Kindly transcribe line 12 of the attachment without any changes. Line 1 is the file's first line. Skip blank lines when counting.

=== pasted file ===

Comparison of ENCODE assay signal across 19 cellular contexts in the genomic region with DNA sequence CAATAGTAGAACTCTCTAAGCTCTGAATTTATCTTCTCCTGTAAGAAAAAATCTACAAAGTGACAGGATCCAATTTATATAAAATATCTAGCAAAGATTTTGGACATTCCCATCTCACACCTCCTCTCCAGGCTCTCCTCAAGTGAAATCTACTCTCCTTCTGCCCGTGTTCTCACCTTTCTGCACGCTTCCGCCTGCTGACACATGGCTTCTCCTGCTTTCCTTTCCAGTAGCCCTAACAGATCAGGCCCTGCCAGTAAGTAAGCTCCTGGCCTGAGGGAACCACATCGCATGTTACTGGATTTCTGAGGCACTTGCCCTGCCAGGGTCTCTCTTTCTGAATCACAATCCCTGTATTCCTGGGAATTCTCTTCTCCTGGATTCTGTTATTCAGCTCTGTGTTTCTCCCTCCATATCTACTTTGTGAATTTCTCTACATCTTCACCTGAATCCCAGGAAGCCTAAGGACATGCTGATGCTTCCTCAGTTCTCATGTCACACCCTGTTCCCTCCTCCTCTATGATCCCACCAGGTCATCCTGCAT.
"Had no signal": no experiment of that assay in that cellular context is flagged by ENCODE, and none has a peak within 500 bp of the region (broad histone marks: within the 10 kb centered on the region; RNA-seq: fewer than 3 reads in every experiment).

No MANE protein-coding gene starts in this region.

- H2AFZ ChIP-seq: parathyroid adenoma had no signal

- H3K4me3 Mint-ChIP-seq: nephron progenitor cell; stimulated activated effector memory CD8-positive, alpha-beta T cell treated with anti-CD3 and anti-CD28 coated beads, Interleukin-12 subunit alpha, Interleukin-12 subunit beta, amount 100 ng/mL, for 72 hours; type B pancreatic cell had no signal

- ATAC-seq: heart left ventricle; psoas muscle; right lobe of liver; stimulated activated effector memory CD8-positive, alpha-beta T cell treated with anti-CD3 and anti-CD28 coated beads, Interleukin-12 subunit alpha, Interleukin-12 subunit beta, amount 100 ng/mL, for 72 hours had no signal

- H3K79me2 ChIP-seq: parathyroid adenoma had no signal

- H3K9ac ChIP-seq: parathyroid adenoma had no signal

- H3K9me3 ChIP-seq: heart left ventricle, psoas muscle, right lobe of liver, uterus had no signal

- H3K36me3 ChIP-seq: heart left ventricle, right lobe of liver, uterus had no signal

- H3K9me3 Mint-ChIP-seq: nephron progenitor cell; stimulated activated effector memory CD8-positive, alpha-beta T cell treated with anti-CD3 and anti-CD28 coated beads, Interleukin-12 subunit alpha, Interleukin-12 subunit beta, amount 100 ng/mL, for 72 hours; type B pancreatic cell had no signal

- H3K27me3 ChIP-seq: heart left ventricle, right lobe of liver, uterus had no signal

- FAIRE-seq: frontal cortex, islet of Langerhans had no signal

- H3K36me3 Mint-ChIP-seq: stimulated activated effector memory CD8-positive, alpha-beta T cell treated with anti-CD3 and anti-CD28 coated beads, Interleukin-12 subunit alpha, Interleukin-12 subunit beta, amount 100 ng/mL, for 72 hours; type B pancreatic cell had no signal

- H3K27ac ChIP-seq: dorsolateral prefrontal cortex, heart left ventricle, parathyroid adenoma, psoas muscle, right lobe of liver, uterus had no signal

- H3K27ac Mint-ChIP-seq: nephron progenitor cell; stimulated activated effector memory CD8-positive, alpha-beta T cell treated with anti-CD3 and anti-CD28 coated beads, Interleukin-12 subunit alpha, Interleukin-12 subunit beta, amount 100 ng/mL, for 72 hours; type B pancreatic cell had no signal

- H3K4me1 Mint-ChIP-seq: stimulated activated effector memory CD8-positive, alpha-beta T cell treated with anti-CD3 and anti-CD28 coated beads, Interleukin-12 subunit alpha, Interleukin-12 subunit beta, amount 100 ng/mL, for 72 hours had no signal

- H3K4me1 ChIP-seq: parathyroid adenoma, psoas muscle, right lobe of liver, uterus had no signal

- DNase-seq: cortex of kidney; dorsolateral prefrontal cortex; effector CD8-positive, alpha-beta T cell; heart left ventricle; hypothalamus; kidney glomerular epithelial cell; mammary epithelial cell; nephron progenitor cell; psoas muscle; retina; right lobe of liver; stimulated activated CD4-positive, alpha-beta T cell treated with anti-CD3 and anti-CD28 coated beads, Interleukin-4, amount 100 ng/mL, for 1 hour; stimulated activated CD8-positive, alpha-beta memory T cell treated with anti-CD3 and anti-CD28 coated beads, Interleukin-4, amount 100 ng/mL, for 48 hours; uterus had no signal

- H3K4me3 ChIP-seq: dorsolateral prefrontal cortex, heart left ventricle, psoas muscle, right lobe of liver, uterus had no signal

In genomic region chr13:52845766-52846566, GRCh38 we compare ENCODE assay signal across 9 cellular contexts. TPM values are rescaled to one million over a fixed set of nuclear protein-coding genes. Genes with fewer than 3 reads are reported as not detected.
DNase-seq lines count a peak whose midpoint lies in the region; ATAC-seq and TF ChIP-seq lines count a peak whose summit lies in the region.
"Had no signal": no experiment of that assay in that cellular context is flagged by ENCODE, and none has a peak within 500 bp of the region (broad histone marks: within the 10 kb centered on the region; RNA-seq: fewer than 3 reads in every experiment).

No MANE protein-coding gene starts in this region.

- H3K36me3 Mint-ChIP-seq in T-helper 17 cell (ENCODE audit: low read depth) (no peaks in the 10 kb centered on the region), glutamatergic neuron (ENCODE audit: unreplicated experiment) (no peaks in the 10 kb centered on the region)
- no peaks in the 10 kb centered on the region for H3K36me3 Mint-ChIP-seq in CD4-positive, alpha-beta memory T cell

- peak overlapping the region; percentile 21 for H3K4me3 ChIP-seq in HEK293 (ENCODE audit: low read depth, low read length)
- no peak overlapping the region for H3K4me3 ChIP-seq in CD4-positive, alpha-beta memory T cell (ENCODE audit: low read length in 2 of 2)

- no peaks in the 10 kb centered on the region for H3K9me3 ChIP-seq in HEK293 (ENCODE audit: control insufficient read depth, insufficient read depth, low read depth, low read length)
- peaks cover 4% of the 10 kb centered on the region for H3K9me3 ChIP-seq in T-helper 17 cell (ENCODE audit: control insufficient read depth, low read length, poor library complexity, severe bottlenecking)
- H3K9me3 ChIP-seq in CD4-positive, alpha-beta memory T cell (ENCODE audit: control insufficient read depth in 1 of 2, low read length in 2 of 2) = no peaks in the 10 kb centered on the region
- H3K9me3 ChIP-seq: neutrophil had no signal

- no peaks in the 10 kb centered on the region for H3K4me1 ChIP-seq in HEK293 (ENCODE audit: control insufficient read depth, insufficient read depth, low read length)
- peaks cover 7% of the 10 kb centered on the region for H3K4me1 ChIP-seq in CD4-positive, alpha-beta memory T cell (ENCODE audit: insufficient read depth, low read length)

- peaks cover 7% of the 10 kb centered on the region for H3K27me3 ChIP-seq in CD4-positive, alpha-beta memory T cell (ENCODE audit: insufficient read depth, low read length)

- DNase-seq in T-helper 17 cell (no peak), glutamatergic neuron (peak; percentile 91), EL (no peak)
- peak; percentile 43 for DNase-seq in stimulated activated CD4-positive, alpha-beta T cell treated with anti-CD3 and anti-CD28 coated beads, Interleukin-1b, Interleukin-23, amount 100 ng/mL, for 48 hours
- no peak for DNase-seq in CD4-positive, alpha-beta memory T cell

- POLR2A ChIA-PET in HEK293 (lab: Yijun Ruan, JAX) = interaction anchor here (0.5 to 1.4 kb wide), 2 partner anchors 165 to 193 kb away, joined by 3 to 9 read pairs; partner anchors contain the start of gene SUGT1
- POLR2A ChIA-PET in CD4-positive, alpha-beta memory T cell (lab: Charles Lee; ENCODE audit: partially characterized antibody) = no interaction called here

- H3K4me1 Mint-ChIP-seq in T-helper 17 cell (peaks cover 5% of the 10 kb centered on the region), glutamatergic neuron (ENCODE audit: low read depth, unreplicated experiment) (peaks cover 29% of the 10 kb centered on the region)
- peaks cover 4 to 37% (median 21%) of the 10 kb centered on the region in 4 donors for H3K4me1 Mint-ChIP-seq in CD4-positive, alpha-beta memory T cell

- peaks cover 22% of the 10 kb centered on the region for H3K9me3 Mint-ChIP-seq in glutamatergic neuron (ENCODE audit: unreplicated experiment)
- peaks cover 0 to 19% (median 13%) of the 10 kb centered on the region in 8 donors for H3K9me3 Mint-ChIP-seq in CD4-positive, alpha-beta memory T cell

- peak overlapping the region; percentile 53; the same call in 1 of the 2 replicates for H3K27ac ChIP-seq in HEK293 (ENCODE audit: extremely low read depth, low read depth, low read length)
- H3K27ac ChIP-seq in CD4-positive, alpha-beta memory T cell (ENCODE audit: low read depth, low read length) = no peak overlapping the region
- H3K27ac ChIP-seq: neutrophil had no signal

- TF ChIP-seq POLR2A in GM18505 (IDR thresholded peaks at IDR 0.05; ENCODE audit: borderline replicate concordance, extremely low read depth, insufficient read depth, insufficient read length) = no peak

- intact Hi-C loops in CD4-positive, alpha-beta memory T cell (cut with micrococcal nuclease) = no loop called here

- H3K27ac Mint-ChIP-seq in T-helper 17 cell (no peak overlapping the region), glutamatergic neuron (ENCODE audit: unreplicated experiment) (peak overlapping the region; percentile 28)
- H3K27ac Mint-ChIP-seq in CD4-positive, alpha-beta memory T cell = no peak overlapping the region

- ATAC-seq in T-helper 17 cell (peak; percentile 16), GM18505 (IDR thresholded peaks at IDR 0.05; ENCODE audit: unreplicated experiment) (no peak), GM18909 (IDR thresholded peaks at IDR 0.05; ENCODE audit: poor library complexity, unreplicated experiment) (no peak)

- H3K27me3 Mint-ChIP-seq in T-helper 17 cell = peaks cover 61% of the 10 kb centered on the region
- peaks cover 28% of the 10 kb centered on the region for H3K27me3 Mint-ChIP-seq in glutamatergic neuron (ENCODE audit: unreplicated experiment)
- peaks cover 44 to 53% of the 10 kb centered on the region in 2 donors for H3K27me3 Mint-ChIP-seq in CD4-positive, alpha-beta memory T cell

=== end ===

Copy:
- H3K27me3 ChIP-seq: heart left ventricle, right lobe of liver, uterus had no signal